What I've Learned About Love From Being Married With a Chronic Illness


Being married for 20 years, I’ve learned a few things. Marriage is not like what’s in soap operas or the movies where there’s always a happy ending. There’s more to a marital commitment than the physical aspects. It’s giving 110 percent without keeping track of who’s done the most. It’s all about compromising and apologizing when you’re done disagreeing. It’s also about putting the other’s needs first over your own because you’d do anything for your spouse to make their life a little easier, especially when they have a chronic illness.

My husband knew going into our relationship that I had Crohn’s and an ileostomy. It didn’t scare him off and he stated that it was the inside of a person that counted, not just looks alone. When I wasn’t feeling well or had medical tests done, he’d come over with flowers to check up on me or made sure I was following my special diet when I was in a flare by making me meals. For my birthday, he made me a cake from scratch including the frosting with fresh strawberries. I could tell that he really cared about me as a person and saw past my health issues.

a couple exchanging vows on their wedding day

Once we were married, we were getting used to each other’s quirks and daily habits. The one thing that was constant in our relationship was his support and love even when he’d get frustrated over the fact that he couldn’t do anything to prevent my Crohn’s flare-ups and surgeries over the years or when I had my stroke. He oversaw the household chores, took me to rehab, made sure his parents could cover for him to take me to my medical appointments if he had to work, plus he helped with my recovery by encouraging me to work on my cognitive deficits so I could gain the confidence I lost. He also had to put up with my emotional outbursts whenever I felt down because I was saddened that I had no job and the fact that I was strongly advised by my hematologist to avoid starting a family due to my history of blood clots caused by the MTHFR A1298C mutation. It broke my heart but I knew the seriousness of the issue and when I had to break the news to my husband, he was very understanding.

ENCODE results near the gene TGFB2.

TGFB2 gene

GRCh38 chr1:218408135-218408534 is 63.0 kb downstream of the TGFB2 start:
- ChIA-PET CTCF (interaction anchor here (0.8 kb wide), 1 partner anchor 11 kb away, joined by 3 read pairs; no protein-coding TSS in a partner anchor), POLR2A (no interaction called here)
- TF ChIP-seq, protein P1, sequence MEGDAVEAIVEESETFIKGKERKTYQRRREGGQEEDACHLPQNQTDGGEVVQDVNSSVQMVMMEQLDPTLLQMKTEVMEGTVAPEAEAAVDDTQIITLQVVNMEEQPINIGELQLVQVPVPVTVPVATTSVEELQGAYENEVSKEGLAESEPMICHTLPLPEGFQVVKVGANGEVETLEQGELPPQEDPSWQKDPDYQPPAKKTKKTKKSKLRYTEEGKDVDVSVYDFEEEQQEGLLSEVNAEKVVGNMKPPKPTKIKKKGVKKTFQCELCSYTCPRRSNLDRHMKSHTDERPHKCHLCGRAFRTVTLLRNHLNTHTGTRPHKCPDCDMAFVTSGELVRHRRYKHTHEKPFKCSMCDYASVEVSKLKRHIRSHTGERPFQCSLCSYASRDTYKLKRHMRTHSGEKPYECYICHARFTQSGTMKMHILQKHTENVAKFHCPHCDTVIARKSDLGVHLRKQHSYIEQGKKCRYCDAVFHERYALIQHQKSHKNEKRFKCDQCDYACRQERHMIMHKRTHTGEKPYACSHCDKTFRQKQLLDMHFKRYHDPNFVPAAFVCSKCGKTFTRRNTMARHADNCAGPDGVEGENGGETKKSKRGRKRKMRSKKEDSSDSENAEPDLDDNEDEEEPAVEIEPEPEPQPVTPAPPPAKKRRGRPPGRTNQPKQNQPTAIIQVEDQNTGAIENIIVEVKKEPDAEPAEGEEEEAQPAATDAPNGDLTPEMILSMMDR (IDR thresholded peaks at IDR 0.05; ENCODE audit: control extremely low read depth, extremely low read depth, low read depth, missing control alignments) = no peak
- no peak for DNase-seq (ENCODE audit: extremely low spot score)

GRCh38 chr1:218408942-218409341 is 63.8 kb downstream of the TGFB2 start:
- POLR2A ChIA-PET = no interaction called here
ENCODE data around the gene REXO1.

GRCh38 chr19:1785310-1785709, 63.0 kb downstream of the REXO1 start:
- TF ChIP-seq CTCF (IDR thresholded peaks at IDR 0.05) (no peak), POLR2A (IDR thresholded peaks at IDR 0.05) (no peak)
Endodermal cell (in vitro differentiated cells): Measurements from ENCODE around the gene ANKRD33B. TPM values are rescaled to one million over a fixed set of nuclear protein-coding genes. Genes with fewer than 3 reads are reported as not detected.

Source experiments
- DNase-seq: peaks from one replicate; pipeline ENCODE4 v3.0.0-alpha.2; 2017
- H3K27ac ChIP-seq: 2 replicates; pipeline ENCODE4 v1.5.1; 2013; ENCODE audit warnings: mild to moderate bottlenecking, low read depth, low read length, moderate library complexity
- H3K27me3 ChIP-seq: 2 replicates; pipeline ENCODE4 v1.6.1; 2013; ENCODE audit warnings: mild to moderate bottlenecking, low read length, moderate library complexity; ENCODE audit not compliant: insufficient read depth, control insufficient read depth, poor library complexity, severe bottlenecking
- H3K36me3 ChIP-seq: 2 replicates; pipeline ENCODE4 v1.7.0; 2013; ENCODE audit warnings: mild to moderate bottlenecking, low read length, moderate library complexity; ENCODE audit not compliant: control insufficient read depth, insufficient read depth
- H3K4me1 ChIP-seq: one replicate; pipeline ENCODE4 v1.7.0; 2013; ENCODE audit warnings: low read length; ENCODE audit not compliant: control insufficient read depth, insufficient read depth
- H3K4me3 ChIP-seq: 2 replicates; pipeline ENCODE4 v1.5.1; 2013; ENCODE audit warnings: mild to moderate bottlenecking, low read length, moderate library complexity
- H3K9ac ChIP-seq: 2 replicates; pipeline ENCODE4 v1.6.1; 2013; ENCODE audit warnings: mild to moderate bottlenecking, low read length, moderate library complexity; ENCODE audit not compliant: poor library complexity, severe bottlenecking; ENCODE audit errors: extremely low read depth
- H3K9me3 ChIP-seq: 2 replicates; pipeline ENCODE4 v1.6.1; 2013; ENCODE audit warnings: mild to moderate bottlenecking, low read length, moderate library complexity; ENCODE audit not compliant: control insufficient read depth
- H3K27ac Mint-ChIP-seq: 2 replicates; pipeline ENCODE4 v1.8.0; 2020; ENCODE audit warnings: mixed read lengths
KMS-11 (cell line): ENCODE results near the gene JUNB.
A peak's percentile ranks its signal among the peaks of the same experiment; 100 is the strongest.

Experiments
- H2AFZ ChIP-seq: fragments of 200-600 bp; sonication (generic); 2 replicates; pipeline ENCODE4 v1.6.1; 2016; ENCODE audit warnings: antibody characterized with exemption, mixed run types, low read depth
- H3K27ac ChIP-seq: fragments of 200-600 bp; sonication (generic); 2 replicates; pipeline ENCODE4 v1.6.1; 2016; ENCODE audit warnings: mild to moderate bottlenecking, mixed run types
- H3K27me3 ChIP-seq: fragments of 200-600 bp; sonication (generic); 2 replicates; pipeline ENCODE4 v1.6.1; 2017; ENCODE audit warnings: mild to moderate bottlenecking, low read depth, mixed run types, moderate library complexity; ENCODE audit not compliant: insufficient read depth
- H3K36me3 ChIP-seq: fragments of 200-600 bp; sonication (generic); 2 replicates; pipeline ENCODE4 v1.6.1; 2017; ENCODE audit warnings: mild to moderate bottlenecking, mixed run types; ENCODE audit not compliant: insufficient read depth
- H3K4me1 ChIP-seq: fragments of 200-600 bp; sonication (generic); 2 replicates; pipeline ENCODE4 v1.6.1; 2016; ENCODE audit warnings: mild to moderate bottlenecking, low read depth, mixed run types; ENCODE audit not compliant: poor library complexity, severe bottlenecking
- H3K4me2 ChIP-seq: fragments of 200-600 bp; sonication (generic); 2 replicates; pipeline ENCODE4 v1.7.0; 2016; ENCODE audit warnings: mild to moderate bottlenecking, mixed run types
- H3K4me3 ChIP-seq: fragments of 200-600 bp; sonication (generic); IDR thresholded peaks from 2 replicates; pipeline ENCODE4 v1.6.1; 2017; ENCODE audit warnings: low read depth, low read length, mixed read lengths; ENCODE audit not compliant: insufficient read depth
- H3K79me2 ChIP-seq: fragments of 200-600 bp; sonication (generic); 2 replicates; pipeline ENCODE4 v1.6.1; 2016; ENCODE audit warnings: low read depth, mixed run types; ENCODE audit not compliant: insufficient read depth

Philip has shown me time and again that when confronted with life’s challenges in our marriage, we can weather any storm by facing it together with faith, strength, humor, determination and love.

We want to hear your story. Become a Mighty contributor here.


Find this story helpful? Share it with someone you care about.